His announcement is seen by some as a timely move, depicting Jega as a man of integrity. He, in his address reiterated his commitment to being upfront with Nigerians on the whole process, telling exactly how things are, sharing their successes and difficulties with the general public. In this regard, one cannot fault the INEC chairman. He said he would be open and transparent, and it seems he has demonstrated this. It is opined that his predecessor was probably faced with worse challenges in prior elections but went ahead to conduct them, declaring debatable results afterwards. For a nation where it is not popular to own up to one’s public faults, let alone accept responsibility for them, Jega has won the hearts of many, with his disposition to the current issues. Better cancelled than rigged, they conclude.
Another school of thought recognises his humble and sincere approach of accepting responsibility for the situation as a cry coming a bit too late. They wonder what happened between Thursday and Saturday morning. Since INEC was already aware on Thursday that there were logistics issues with the transportation and delivery of election result sheets, Jega should have been upfront at that moment, possibly postponing the elections then, to avoid the unfortunate waste of time and resources that was witnessed today. Questions are also being raised about the justification for outsourcing the production of result sheets to foreign vendors. Perhaps if the materials had been produced in-country, it would have eliminated the transportation delay?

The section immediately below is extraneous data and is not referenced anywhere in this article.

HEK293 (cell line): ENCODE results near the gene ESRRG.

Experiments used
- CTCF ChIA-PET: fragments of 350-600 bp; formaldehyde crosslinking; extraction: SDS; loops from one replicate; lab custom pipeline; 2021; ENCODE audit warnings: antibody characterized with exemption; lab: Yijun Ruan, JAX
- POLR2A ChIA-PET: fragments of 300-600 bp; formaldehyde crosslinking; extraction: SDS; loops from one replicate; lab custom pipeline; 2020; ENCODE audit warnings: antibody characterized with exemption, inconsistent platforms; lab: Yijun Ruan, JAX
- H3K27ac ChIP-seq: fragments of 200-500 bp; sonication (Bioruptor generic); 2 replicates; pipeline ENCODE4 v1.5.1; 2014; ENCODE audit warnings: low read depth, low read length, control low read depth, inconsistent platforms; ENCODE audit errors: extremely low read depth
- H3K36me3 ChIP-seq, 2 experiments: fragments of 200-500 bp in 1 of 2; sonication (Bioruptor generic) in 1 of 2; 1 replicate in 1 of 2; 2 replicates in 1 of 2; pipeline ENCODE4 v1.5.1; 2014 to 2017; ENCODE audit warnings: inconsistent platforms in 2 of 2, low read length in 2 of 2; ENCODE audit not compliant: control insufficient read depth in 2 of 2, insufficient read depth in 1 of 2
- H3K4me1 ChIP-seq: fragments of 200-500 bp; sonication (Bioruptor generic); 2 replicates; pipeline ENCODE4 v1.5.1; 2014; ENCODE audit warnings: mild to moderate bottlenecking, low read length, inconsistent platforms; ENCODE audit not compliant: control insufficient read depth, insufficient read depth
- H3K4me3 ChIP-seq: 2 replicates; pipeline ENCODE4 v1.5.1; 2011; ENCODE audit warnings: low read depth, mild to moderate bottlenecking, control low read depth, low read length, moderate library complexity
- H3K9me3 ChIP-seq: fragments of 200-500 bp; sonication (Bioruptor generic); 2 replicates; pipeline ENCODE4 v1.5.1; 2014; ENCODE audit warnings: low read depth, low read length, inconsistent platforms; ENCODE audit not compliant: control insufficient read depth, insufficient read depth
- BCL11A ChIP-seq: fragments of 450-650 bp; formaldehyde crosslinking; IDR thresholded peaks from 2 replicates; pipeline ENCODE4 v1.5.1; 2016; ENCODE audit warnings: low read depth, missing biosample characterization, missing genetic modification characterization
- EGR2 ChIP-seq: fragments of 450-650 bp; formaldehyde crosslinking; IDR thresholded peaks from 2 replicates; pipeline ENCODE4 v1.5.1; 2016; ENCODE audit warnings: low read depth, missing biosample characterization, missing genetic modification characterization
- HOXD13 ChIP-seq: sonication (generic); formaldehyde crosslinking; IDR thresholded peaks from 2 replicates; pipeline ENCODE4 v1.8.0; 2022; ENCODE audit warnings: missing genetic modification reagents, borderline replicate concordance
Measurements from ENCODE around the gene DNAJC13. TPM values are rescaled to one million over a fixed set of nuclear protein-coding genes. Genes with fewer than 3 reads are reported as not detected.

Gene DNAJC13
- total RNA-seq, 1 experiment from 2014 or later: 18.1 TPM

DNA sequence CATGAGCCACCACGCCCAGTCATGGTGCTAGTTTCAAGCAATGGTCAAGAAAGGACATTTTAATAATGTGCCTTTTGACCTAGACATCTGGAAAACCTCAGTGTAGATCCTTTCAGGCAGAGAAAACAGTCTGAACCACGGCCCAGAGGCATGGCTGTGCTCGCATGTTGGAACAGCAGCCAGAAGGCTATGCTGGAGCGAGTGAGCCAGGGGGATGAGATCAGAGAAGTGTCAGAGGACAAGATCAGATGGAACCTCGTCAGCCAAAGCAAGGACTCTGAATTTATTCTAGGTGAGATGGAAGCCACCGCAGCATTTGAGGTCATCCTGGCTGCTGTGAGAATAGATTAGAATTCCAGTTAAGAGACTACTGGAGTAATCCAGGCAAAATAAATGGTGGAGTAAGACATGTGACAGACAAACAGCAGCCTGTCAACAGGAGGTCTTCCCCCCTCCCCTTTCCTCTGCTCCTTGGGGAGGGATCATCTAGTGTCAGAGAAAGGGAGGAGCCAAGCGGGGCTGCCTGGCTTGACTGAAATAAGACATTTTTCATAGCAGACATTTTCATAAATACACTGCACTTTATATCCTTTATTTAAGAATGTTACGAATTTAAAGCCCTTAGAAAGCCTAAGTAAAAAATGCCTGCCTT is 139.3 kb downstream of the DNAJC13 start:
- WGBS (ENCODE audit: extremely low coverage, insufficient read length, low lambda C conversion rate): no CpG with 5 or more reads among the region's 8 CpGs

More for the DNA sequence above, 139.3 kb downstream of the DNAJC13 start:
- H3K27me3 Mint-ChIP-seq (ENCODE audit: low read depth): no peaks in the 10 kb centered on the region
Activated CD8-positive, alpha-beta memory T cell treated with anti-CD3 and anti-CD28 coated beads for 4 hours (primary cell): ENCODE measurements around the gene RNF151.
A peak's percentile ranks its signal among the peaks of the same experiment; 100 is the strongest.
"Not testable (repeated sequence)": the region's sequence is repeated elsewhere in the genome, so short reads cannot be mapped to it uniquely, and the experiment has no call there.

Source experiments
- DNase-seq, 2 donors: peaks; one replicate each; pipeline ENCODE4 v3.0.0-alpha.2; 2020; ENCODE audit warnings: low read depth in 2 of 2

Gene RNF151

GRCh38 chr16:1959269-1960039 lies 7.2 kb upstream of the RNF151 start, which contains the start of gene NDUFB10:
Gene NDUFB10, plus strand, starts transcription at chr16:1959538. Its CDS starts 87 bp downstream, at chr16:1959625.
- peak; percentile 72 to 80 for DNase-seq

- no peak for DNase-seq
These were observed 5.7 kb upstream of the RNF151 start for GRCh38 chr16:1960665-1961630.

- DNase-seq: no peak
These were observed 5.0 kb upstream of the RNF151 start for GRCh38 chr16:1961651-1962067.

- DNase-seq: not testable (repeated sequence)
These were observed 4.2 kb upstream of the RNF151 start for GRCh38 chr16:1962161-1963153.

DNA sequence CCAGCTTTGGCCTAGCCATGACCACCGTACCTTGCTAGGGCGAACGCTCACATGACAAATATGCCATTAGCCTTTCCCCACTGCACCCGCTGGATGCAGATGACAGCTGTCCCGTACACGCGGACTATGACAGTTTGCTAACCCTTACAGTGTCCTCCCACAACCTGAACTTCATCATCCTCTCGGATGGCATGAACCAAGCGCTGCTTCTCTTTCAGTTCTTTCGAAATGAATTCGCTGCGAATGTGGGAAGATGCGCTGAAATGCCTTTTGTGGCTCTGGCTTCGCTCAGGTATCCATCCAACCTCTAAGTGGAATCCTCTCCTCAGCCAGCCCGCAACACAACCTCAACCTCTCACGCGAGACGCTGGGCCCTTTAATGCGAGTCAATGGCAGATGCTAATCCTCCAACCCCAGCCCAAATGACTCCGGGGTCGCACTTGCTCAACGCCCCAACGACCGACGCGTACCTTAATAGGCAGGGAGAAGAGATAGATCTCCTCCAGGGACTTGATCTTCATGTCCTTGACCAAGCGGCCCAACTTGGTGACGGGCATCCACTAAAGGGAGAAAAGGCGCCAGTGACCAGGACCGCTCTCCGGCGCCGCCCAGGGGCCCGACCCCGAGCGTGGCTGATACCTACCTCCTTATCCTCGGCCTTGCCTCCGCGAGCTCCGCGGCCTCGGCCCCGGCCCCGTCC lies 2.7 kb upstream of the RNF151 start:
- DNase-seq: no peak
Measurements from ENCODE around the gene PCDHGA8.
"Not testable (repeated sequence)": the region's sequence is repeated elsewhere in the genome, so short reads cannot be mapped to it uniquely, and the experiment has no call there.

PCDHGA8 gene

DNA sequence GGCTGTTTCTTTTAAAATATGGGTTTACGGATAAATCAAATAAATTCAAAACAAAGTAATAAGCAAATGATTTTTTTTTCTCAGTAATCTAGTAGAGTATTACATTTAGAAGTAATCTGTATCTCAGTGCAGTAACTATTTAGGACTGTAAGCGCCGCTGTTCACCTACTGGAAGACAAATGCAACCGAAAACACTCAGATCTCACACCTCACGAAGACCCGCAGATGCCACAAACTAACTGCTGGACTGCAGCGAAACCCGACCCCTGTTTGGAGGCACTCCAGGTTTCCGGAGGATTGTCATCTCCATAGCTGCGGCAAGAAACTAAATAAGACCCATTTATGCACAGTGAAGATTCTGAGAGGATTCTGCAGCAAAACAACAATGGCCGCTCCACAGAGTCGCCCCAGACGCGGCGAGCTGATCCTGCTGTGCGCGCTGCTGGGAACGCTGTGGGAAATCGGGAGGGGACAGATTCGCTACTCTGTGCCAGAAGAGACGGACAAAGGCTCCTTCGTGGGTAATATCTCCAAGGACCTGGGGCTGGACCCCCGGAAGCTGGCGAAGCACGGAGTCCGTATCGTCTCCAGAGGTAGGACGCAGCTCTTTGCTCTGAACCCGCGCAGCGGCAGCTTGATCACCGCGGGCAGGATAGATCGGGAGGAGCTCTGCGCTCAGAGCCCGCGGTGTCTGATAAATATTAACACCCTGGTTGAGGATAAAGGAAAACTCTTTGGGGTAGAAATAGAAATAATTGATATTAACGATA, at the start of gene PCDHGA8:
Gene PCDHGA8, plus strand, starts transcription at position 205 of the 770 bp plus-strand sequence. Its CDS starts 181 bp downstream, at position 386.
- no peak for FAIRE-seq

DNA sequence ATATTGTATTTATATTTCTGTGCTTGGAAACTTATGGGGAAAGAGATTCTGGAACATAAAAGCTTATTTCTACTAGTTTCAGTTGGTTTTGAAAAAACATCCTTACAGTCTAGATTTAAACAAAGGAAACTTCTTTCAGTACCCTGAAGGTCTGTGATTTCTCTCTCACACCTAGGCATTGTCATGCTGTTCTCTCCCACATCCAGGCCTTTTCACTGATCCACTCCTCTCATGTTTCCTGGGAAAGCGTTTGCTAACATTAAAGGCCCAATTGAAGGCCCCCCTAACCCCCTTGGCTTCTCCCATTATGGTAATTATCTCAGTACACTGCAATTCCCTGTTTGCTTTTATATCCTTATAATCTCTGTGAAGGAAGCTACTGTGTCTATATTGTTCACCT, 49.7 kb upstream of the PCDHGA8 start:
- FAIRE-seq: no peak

In general, the issues around today’s election exercise reveal skill gaps in project execution. Every project, including the conduct of elections, should be well scoped and planned via a dynamic process. The activities and tasks should be well laid out and proven to be specific, measurable, achievable, realistic and time bound. A proper and ‘live’ project plan and schedule should guide the implementation of the project. As events unfold, the plan and schedule must be updated to reflect the project’s current status and outlook. The schedule of activities should then be analysed to determine what items have no time slack i.e. the critical path. What activities must be executed in perfect time to avoid impacting the whole schedule? The transportation and delivery of election result sheets would probably fall into this category. When identified beforehand, such activities may be given additional schedule allowances (float) to cater for slippages, thus resulting in a more realistic project timeline. Considering this, maybe April 2nd would not have been a realistic start date?